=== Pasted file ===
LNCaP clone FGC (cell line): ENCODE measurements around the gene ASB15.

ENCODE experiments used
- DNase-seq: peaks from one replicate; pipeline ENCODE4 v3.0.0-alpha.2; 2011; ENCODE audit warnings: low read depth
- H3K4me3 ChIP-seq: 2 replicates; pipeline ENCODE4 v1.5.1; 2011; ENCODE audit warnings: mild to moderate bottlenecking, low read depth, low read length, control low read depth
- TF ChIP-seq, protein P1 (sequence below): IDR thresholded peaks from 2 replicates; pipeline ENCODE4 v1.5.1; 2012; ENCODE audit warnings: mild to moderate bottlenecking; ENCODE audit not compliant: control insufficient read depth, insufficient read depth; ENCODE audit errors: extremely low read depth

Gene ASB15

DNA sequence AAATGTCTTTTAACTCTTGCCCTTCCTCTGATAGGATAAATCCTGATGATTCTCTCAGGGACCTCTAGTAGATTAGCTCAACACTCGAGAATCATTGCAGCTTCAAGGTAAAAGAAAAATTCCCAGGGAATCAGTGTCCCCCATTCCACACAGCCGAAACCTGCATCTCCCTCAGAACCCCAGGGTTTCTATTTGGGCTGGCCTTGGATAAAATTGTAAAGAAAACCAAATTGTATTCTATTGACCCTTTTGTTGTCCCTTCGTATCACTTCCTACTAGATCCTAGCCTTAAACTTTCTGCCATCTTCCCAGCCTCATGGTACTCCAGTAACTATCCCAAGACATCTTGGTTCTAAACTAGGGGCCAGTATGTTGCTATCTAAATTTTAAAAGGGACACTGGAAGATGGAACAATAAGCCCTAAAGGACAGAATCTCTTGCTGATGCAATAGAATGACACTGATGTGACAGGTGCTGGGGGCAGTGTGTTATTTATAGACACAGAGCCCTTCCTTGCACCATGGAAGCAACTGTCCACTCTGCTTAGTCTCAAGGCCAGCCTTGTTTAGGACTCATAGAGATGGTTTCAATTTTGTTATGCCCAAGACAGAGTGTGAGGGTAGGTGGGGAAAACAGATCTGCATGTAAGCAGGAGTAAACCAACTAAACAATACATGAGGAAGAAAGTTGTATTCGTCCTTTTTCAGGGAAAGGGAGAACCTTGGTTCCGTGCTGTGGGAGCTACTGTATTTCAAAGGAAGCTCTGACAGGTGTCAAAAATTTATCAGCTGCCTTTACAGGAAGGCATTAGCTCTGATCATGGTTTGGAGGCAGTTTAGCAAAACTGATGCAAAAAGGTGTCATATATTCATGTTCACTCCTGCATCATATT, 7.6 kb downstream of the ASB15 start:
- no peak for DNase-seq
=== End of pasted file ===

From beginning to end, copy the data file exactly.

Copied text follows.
LNCaP clone FGC (cell line): ENCODE measurements around the gene ASB15.

ENCODE experiments used
- DNase-seq: peaks from one replicate; pipeline ENCODE4 v3.0.0-alpha.2; 2011; ENCODE audit warnings: low read depth
- H3K4me3 ChIP-seq: 2 replicates; pipeline ENCODE4 v1.5.1; 2011; ENCODE audit warnings: mild to moderate bottlenecking, low read depth, low read length, control low read depth
- TF ChIP-seq, protein P1 (sequence below): IDR thresholded peaks from 2 replicates; pipeline ENCODE4 v1.5.1; 2012; ENCODE audit warnings: mild to moderate bottlenecking; ENCODE audit not compliant: control insufficient read depth, insufficient read depth; ENCODE audit errors: extremely low read depth

Gene ASB15

DNA sequence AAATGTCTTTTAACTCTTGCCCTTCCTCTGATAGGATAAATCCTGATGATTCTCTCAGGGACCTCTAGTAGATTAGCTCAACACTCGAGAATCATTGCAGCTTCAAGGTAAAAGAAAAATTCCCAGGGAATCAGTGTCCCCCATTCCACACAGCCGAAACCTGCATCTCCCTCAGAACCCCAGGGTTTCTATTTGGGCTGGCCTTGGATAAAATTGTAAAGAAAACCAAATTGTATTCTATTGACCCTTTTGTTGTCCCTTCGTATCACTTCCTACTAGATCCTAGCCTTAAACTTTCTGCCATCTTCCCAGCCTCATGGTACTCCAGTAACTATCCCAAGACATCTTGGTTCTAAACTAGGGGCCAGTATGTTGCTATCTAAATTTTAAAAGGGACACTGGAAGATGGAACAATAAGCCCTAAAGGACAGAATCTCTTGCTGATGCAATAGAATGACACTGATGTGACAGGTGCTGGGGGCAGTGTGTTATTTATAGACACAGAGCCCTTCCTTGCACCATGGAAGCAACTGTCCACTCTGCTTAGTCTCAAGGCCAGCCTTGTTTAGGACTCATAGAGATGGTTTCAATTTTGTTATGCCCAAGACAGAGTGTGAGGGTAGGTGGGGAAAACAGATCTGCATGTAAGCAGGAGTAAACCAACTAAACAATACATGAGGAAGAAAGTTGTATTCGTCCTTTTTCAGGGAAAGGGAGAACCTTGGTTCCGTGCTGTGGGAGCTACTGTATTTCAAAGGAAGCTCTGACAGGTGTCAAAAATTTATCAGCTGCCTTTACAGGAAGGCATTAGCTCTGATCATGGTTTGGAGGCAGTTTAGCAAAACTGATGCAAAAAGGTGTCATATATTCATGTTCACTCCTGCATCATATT, 7.6 kb downstream of the ASB15 start:
- no peak for DNase-seq